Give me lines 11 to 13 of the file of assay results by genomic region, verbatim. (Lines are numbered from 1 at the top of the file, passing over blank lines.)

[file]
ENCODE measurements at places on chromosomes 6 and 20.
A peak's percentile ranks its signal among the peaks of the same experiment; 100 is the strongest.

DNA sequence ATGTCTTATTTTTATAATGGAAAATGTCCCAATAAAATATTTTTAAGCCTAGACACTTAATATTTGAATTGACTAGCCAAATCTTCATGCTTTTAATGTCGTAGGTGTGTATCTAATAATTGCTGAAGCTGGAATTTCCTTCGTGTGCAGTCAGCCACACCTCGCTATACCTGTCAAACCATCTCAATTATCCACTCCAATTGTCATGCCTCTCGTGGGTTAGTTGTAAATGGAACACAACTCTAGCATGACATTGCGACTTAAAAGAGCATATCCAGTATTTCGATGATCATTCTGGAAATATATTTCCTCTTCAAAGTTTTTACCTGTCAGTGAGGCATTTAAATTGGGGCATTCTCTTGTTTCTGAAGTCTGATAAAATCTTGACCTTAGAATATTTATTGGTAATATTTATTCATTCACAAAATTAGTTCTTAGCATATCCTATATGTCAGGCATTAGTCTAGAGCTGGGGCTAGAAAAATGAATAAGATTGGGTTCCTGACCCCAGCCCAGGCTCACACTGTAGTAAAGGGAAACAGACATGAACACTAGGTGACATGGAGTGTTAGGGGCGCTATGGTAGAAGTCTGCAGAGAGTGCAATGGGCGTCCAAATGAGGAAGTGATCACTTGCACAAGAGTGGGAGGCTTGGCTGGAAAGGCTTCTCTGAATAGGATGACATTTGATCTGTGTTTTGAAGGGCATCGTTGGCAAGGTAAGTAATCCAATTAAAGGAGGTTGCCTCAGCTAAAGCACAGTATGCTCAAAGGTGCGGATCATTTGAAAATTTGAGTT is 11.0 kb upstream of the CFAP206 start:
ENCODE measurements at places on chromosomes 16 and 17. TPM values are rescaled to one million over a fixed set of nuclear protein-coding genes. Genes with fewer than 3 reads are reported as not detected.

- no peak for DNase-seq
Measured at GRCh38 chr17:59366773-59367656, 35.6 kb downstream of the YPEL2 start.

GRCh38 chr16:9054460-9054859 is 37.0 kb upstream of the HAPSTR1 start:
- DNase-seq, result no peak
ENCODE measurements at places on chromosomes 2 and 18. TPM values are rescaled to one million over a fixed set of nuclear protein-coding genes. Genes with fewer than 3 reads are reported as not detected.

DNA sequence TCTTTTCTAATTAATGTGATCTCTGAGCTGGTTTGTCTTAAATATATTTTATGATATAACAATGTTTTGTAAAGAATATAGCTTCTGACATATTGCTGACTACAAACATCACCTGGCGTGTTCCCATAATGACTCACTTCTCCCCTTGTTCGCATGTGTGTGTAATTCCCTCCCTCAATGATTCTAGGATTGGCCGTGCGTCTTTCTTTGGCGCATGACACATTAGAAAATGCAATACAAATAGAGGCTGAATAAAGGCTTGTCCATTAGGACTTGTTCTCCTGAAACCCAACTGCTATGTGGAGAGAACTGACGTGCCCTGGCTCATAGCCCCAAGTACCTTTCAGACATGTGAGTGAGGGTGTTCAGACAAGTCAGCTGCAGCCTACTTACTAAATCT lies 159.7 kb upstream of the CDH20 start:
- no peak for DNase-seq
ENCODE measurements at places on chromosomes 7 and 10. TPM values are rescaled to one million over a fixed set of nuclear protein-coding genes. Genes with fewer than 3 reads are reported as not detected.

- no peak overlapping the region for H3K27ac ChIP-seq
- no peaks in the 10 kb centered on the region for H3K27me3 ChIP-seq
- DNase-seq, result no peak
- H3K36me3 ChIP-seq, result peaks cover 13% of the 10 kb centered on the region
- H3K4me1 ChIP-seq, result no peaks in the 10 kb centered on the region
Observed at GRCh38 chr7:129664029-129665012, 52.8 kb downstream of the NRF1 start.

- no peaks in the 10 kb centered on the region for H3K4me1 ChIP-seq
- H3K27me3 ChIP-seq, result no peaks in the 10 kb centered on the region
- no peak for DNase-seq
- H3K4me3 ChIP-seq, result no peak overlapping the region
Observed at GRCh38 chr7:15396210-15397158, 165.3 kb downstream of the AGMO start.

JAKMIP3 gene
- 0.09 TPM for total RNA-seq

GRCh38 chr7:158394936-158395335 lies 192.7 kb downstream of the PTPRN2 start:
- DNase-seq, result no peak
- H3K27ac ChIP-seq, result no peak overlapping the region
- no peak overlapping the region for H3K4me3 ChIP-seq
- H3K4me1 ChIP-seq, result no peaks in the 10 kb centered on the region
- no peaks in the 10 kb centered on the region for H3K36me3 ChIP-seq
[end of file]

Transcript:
- no peak for DNase-seq
ENCODE measurements at places on chromosomes 7 and 10. TPM values are rescaled to one million over a fixed set of nuclear protein-coding genes. Genes with fewer than 3 reads are reported as not detected.

- no peak overlapping the region for H3K27ac ChIP-seq